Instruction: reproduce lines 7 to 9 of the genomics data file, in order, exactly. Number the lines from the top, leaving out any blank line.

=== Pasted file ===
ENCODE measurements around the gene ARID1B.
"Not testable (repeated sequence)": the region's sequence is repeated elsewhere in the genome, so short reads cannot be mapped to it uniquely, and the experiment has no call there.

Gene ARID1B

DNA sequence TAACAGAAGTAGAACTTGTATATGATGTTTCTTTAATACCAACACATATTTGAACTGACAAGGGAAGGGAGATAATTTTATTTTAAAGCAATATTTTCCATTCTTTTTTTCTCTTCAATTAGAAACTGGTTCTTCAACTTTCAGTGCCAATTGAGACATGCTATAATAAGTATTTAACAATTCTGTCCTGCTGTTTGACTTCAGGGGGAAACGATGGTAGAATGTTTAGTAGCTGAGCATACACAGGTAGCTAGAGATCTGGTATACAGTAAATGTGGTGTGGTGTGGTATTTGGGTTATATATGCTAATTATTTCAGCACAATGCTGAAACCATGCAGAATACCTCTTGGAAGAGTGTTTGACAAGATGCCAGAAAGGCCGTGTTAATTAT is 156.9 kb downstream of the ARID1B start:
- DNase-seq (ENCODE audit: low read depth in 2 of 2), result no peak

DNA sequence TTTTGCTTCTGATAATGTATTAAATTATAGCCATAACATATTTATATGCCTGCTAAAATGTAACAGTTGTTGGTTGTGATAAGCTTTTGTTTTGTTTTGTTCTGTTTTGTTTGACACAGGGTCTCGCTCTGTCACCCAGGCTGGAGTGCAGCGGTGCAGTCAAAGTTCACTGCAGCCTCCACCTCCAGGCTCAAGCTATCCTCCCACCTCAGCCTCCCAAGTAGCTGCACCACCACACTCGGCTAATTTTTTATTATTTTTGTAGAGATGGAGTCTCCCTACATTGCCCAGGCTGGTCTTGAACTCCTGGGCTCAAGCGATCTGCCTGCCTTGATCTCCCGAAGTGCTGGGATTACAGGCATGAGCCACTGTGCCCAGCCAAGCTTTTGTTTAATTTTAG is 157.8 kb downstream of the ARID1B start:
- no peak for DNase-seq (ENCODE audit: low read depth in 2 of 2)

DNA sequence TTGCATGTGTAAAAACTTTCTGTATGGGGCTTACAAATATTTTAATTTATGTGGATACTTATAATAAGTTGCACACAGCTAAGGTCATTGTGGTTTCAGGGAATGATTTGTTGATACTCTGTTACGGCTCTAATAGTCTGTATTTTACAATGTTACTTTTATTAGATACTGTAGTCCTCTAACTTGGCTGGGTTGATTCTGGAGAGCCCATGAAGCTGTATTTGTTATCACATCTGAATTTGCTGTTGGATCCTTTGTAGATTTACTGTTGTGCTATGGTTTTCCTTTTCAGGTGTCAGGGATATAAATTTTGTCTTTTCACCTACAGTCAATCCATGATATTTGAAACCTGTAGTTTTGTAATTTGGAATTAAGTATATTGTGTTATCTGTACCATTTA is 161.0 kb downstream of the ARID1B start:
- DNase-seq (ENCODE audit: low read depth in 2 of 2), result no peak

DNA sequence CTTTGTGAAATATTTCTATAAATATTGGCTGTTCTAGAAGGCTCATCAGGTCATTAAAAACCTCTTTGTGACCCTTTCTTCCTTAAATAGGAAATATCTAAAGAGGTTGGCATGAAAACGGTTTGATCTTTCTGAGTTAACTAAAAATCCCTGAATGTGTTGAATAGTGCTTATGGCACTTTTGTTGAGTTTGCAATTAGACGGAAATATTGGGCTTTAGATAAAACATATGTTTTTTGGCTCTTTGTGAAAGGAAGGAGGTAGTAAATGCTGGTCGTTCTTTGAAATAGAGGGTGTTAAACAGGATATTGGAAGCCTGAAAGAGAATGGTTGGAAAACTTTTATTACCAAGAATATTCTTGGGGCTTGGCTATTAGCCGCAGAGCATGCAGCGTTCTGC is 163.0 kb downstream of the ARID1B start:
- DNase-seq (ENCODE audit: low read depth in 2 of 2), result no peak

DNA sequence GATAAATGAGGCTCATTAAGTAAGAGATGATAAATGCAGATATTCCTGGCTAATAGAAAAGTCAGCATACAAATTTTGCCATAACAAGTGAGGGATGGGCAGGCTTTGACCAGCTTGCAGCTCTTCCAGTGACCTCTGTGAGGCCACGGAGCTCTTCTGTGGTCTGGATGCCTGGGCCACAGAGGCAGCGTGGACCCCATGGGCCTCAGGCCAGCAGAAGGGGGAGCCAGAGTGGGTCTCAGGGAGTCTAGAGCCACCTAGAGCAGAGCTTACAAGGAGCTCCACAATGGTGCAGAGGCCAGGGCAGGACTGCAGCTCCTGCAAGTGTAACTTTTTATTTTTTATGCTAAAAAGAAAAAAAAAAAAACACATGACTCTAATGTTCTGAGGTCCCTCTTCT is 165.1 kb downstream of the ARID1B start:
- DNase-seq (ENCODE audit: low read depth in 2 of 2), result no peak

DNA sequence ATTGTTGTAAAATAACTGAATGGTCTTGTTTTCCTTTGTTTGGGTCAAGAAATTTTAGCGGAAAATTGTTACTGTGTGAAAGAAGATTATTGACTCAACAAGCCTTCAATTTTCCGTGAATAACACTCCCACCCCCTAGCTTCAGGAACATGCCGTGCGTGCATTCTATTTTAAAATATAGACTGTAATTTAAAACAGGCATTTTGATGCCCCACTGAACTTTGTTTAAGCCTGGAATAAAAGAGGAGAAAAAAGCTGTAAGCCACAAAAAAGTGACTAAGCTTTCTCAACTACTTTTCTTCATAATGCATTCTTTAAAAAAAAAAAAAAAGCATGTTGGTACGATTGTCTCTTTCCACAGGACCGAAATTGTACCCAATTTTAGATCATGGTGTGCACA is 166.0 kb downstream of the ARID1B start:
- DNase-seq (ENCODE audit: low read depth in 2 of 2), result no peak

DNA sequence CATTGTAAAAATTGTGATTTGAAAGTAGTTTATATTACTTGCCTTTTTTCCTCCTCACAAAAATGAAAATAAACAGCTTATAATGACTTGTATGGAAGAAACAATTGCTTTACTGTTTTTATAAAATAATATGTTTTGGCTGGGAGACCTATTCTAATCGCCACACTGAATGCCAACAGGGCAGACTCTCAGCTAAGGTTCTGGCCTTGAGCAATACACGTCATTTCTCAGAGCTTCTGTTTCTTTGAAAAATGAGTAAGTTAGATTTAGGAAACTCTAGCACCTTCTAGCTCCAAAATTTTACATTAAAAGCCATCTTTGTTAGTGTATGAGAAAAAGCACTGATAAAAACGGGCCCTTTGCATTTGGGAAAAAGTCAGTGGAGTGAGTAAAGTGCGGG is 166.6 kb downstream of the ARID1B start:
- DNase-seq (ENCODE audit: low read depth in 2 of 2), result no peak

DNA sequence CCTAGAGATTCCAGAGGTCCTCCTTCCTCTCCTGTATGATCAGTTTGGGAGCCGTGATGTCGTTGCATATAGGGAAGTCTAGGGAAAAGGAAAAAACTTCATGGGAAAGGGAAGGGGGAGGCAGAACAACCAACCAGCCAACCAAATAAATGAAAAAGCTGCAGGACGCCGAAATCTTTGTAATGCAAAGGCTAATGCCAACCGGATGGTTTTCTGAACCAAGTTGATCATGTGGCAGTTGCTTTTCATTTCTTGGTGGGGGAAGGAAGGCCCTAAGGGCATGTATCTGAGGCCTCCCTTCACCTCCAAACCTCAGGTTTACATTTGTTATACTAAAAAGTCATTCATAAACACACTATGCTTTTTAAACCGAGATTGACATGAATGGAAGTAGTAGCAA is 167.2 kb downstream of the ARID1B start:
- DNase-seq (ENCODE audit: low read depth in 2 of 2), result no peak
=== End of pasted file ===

- no peak for DNase-seq (ENCODE audit: low read depth in 2 of 2)

DNA sequence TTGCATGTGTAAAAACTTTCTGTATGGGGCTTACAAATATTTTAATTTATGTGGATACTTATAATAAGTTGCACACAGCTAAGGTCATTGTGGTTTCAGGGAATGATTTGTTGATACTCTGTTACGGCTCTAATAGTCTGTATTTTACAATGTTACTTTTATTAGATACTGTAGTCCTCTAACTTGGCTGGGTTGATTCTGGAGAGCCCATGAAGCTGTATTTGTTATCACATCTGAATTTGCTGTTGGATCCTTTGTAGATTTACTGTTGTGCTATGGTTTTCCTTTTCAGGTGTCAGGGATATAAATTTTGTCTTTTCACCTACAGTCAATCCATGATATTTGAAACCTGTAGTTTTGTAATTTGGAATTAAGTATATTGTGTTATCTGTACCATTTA is 161.0 kb downstream of the ARID1B start:
- DNase-seq (ENCODE audit: low read depth in 2 of 2), result no peak